The Voluntary Butler Scheme, Duke Special

Ryan Owen 02/06/2008

Stereo was created for you...

Watching The Voluntary Butler Scheme is an experience like no other. The name brings on all sorts of connotations, you certainly expect an extensive band, maybe even to rival the amount of band members in The Polyphonic Spree. This doesn't materialise and stepping out from the shadows behind the drums is an unassuming lanky fella, who to the untrained eye, would perhaps just be another dishevelled roadie, or at best an integral soundman. As this bedraggled disarming youngster steps up to the mic, the owner of that same untrained eye couldn't be blamed for questioning whether they were going to endure a patience testing spell of singer-songwriter fayre. Any notion of this is immediately dispelled as frontman, or rather, one-man band Rob Jones smashes all expectations and proceeds to take the audience through a journey of romance, musical brilliance and innovation, and even more romance.

Seemingly improvisationally, the Stourbridge resident records this little guitar riff, and then he loops it with an effect pedal, and whilst this is playing, he'll record a vocal going 'dum-di-ay', or a little random percussion "ratt-a-tatt-tatt". It feels like he's going through the 'Creating Music for Dummies' handbook with you, literally creating the music on stage, looping riffs and booming vocals. It feels so inclusive, like you're seeing something you wouldn't normally have the privilege of, and when his soothing vocals are layered over the top of the collective sounds, you can't help but break out in a smile and try to fight off a attack of the goosebumps.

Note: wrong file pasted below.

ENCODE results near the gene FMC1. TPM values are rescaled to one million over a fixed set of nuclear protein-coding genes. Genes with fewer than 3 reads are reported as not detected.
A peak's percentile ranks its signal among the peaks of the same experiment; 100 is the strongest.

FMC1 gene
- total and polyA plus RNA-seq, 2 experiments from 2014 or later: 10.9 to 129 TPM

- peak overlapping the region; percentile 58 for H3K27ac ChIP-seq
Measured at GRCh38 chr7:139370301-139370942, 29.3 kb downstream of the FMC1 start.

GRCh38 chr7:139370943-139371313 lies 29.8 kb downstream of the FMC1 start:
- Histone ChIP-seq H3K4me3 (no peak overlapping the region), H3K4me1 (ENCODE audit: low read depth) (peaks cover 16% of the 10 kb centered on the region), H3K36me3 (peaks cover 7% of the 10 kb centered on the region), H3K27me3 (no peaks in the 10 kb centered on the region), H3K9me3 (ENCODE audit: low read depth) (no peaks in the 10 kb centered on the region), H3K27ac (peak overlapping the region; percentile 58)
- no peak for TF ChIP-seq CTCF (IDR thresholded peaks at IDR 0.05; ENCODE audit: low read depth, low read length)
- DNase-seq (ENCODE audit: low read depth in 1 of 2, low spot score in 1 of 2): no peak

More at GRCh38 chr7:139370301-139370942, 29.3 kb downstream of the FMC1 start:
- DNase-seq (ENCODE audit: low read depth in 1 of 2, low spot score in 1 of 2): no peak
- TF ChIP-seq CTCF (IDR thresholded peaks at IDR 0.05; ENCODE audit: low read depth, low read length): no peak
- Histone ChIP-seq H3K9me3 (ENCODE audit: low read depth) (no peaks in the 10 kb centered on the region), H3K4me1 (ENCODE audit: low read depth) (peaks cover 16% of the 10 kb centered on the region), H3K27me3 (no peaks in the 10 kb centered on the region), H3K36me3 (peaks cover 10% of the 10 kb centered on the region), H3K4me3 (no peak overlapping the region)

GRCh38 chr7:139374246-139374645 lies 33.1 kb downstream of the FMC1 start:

He's not just a looping genius, he's got many a trick up his metaphorical sleeves, and the multi instrumentalist proceeds to take us through an array of instruments that would shame many a musician, dabbling with the kazoo, ukulele, guitar, snare drum, synthesizer and keyboard amongst others. For one so talented, his banter in between songs is neither arrogant nor contrived, but rather that of an old friend... even in front of this crowd of 200. This authenticity seeps through to his lyrics, and he will have many a female swooning for him with heart-renderingly romantic lyrics like "if you were broccoli/I'd turn vegetarian for you. If you bought running shoes, as breathless as I'd get, I'd buy running shoes too". Rob Jones, I'd turn vegetarian for you. The music itself has its roots 40 years ago but it's timeless pop that that would appeal to anyone. Any comparisons would do a disservice, but more importantly they would be irrelevant here, as The Voluntary Butler Scheme is completely original, which is mightily refreshing considering the amount of pap out there.

He finishes the gig to rapturous applause as if indeed it were him who were headlining, and leaves you tingling, wanting more. Is it right for a support band to do an encore? In this case, I believe every member of the audiences would agree. He does come back, briefly during the Duke Special set to guest on drums, and do a little jangly guitar. A teaser for next time if you will...

The Voluntary Butler Scheme are releasing 'Trading Things In', the new single out from July the 21st with an brilliant accompanying video on the myspace now at

After just completing a tour with Duke Special and a recent support slot with Darren Hayman at the Luminaire, you can also see him at Indietracks and Latitude festival, both in July.